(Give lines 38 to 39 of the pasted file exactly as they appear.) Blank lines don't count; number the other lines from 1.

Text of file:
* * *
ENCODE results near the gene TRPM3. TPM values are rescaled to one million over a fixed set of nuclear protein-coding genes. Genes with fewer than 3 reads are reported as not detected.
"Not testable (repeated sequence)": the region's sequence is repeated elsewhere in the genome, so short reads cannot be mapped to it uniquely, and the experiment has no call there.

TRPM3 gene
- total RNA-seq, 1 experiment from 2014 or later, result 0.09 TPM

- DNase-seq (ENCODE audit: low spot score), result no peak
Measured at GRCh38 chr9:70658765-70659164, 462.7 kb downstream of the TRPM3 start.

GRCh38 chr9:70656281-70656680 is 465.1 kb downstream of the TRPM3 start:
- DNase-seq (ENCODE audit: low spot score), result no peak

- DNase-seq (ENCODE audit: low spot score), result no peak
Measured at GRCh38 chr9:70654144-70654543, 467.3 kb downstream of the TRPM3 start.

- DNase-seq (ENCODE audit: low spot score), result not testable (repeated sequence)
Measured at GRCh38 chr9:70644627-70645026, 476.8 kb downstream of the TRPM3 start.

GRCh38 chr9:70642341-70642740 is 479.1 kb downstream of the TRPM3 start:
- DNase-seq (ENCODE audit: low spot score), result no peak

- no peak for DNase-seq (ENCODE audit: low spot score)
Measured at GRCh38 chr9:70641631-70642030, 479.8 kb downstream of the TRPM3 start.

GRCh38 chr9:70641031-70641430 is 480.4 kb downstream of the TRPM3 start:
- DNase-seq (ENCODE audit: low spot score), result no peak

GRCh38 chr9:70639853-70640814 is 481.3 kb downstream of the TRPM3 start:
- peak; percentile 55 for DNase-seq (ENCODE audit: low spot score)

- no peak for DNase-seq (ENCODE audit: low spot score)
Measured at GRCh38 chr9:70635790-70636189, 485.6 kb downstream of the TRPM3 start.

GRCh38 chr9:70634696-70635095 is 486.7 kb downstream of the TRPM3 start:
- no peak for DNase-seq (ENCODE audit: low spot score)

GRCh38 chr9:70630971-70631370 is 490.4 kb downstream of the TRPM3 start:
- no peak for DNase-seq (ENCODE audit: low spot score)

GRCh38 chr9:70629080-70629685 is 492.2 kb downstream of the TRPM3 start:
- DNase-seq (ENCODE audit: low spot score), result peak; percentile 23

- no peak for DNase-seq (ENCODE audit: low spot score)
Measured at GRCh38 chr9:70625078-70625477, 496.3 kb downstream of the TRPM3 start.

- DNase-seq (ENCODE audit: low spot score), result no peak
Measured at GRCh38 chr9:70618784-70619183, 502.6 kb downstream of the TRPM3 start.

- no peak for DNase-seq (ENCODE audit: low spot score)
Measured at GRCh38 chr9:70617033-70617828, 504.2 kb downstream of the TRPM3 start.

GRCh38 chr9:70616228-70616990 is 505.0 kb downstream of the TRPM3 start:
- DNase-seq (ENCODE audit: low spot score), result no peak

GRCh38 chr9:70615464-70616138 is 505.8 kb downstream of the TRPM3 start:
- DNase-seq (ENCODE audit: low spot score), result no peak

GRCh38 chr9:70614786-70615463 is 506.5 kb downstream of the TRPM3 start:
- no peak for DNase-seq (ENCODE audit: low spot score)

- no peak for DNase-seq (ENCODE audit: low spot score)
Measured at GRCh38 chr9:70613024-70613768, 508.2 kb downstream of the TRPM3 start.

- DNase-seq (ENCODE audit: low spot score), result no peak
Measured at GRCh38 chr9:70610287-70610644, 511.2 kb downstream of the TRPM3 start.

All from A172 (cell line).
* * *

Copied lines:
- DNase-seq (ENCODE audit: low spot score), result no peak

GRCh38 chr9:70614786-70615463 is 506.5 kb downstream of the TRPM3 start: